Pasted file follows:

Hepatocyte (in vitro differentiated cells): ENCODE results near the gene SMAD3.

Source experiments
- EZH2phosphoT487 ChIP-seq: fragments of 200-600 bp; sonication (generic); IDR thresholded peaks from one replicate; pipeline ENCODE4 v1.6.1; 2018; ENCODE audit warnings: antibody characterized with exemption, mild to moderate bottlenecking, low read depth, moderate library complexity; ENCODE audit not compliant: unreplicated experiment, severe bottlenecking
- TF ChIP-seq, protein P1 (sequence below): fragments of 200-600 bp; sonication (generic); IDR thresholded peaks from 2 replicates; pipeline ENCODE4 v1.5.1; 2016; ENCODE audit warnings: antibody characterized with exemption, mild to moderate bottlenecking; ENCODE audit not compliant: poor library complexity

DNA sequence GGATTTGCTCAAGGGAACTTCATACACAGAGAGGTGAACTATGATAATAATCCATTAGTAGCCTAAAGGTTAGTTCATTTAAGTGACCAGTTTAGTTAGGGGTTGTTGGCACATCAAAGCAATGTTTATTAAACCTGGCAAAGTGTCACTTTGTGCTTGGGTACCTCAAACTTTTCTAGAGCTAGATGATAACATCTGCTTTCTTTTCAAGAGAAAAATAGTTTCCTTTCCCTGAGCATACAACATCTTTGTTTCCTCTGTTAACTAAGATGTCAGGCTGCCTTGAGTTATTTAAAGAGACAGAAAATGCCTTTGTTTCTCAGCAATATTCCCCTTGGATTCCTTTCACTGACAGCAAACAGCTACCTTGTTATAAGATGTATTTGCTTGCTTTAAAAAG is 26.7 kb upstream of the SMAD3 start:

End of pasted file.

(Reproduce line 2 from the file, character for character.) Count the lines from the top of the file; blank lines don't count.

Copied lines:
Source experiments